KAMPALA – A select task force by the parliamentary Committee on Commission, Statutory Authorities and State Enterprises (COSASE) purportedly investigating circumstances under which departed Asians properties that were fully compensated for by the government ended up in hands of individuals and companies.
But there is more than meets the eye in the ongoing inquiry as MPs led by COSASE Sub-committee chair Makindye East legislator Ibrahim Kasozi, this weekend take a month-long trip to Canada and the UK, on what is primarily a fishing expedition.
In this first part of our two-part investigative series, PML Daily’s NELSON MANDELA looks at the background issues in what has since become a misguided and controversial COSASE investigation.
The repossession of formerly expropriated Asian properties in Uganda is mainly governed by the Expropriated Properties Act Cap. 87.
Who is eligible to apply for repossession?
- Any former owner, who includes among other; a registered proprietor at the time of expropriation, a shareholder of a company (where the application is for repossession of company property)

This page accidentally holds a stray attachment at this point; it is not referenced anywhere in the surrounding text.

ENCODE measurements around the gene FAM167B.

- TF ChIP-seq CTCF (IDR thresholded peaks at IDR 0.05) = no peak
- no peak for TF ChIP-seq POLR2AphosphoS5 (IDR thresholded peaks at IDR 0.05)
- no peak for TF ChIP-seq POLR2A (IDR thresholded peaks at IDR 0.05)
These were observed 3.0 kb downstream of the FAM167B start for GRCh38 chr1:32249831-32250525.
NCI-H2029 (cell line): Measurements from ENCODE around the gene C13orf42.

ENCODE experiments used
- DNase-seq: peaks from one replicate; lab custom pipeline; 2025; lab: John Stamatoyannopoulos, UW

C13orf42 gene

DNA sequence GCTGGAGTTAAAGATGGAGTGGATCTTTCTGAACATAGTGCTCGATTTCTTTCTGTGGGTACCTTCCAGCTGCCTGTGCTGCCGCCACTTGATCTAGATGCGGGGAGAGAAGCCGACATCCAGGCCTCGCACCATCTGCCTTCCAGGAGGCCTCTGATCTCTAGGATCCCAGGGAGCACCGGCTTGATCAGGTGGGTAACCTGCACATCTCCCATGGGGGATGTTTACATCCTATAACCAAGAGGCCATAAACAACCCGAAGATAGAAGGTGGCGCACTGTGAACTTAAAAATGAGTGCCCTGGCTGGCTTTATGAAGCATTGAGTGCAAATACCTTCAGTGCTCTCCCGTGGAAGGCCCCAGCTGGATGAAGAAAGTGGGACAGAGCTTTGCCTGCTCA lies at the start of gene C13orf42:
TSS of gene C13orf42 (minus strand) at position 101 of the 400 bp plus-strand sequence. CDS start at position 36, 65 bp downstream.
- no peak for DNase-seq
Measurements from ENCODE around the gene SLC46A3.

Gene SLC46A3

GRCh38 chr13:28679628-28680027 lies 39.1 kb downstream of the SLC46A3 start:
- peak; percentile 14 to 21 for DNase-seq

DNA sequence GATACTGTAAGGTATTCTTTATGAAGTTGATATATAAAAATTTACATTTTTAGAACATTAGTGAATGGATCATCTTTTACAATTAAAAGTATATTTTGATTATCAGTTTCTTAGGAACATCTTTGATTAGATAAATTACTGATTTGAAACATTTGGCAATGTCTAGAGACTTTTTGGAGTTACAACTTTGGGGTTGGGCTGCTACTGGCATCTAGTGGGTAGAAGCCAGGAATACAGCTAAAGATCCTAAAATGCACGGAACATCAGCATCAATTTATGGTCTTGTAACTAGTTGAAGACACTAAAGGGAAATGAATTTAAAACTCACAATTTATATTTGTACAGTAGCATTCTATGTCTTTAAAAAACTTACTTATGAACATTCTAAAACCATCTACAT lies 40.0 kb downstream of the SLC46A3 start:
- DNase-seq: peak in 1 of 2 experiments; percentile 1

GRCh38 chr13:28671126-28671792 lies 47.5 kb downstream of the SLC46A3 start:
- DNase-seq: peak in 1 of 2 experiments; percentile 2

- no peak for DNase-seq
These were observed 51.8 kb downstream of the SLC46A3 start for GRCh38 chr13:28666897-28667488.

- A duly appointed attorney of any former owner. (some former owners donated powers of attorney to different individuals to act on their behalf and apply for repossession)
Was/is there need for company resolution when applying to repossess property belonging a company?
This was clearly not a requirement, as the same was not expressly provided for in the laws governing repossession. The divesture committee and other relevant authorities which were responsible for scrutinizing the documents of the applicants did not demand that company resolutions be presented either.
If the law allows a shareholder to apply for repossession of company property in his/her individual capacity then clearly there is no need for company resolution.